As the liners remind us, the 4th is built around a single "Wunderhorn" poem about a child's vision of heaven. Mahler makes of it a magic carpet, weaving folk-like themes and other very Mahleresque passages into a totality that may well make for his most accessible large-scale work, but for reasons that have more to do with its singing melodic strains than any attempt to pander to regular folks. The orchestration of strings, wind, brass and such shows Mahler's total mastery of the modern orchestra and must be heard in a carefully impassioned reading to be fully appreciated. So then why a chamber version? If you remind yourself that such a version does not replace the original, but brings you a new appreciation on more intimate terms, something that can stand proudly alongside the full orchestra version, you are prepared for the Erwin Stein arrangement heard here.
The Martingale Ensemble flowers luxuriously under Ken Selden for the Mahler, the arrangement of which apparently was a part of Arnold Schoenberg's Viennese Society for Private Musical Performance. Began in 1917, the Society was a subscription only gathering of music lovers (critics excluded!) to expose to them the best of modern music. The music of the late romantics was performed by scaled-down chamber ensembles so that the audience could better grasp the structural affiliations such music had with the later modernists.
And so this lovely arrangement. The final movement puts a fitting capstone on it all, with the soprano part (here performed very nicely by Deanna Breiwick) telling us that "no music on earth can compare to ours (in heaven)". Well, you believe it after hearing Mahler's extra-earthly sounds. The single Wunderhorn poem on which the symphony is based, "Das himmlische Leben (The Heavenly Life)" inspired Mahler to some of his earthiest yet also naively otherworldly music.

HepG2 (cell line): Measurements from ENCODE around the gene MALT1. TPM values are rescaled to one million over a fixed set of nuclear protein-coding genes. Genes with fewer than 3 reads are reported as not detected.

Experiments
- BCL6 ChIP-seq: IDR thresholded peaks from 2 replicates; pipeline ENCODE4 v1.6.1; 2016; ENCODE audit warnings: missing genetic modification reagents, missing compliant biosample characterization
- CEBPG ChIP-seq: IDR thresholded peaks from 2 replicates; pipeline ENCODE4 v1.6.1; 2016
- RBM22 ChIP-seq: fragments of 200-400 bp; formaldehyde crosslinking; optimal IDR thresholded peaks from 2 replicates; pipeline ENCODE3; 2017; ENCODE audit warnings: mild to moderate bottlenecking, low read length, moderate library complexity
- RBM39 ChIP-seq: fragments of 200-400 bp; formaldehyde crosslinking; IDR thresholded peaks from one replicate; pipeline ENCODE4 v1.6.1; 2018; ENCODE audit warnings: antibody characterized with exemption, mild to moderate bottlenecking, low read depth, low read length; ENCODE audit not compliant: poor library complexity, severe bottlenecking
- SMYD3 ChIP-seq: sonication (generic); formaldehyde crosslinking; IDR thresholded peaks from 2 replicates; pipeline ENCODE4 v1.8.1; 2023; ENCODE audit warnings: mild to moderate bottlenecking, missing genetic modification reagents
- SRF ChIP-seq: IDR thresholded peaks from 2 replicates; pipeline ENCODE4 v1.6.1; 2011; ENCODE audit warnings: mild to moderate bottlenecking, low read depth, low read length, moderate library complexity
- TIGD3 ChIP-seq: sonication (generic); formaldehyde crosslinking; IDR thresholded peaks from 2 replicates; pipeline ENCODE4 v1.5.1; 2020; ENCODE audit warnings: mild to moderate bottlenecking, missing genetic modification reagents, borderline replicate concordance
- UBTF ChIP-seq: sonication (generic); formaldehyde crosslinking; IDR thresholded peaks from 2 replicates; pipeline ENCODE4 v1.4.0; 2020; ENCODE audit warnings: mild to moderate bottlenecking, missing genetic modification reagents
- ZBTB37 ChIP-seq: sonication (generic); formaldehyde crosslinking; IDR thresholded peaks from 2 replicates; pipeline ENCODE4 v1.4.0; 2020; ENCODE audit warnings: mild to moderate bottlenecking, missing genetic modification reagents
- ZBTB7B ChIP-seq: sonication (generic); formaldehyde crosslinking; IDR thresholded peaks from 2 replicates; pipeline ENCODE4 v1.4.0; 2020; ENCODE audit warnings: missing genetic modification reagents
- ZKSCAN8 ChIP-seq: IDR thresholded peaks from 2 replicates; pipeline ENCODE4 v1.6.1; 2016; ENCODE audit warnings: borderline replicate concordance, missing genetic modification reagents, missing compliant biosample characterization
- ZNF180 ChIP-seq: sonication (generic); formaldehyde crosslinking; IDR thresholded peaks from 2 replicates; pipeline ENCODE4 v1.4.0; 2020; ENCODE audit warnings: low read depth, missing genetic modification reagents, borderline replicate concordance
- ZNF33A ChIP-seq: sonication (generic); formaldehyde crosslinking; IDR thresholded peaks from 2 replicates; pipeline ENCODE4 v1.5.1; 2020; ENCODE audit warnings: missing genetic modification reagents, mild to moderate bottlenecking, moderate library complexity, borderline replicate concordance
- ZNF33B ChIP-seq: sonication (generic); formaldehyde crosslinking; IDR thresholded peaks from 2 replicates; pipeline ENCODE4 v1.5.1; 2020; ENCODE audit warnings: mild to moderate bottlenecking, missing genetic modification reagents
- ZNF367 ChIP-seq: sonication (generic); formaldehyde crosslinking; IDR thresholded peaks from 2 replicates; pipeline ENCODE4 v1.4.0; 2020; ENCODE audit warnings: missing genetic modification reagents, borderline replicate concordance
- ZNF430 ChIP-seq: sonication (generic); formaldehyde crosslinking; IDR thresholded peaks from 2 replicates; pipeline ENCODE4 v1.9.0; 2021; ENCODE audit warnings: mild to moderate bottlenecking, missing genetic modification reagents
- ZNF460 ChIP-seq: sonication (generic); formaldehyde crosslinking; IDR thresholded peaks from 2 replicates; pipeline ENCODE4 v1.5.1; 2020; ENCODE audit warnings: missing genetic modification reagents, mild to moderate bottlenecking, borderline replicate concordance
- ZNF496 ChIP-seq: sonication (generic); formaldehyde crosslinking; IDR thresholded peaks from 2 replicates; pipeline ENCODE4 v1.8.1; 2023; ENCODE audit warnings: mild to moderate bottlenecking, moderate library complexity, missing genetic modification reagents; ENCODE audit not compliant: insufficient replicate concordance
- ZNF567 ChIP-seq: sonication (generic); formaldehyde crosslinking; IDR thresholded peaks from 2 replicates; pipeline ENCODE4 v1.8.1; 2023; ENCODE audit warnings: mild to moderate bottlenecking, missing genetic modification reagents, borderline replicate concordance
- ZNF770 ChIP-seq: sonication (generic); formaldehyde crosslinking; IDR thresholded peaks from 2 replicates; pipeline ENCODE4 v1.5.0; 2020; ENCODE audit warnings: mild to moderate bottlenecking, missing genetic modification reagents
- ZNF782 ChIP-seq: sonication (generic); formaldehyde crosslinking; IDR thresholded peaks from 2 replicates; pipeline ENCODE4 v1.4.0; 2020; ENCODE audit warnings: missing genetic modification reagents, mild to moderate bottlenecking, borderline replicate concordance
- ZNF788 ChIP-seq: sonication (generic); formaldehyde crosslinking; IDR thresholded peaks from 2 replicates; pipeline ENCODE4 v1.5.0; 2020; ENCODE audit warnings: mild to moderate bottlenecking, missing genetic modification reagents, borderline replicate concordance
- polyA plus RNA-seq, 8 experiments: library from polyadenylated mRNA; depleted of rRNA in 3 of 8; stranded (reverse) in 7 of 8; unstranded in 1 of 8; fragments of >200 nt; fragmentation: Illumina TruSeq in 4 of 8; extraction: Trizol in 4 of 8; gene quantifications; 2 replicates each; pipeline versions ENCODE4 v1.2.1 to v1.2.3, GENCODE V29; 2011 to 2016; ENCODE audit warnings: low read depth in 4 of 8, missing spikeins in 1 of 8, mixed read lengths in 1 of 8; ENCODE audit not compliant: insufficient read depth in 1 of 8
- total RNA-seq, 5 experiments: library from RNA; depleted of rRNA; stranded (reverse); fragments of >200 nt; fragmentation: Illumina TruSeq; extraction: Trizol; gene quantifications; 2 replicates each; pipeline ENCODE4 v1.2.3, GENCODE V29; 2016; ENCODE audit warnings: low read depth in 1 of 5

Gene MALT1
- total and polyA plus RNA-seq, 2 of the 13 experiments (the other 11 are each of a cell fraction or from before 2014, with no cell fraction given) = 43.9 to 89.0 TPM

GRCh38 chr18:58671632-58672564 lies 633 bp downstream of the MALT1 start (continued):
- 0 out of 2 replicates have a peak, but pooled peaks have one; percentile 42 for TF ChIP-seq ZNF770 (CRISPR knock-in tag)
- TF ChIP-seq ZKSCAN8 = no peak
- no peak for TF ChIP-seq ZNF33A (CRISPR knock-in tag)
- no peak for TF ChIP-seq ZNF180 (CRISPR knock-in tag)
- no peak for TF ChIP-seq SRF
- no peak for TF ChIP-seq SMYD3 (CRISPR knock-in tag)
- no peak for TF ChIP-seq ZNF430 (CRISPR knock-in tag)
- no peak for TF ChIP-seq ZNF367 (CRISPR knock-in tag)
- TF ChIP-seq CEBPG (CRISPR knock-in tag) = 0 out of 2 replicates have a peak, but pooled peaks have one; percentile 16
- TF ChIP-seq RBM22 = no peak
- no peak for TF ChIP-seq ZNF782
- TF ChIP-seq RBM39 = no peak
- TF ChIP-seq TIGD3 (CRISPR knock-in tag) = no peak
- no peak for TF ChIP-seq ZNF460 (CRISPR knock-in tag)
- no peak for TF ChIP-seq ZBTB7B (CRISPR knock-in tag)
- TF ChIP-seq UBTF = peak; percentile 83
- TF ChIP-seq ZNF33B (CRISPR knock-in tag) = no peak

There may be no experience quite as telling as the full symphonic score played by a requisite number of musicians Mahler envisioned. But the chamber version, played marvelously well, has its own charms. Paired down to the bone, often without doubling of parts (statistically or otherwise) except understandably at times in the strings, you hear the music with a new clarity. It is an uncanny experience. This is "ethnic" music! Folk music! Yet it most certainly has that great developmental brilliance and grand sweep that Mahler is always all about too, and so it never really loses that connectedness of the full orchestra version.
The Debussy "Faun" does not quite provide you with the shock of recognition that Mahler's 4th does, but it is nicely revelatory nonetheless.
Ken Selden and the Martingale Ensemble outdo themselves with a very warm and vivid reading of the scores. It is a fabulous album! Those who know the originals like the back of their hands will be delighted and surprised with how well the music sounds, and how different, advanced, modern yet timeless those lines seem when expressed more as a series of nudes, as it were. Anyone who for whatever reason does not know the music will also respond to it I am sure. Beautiful!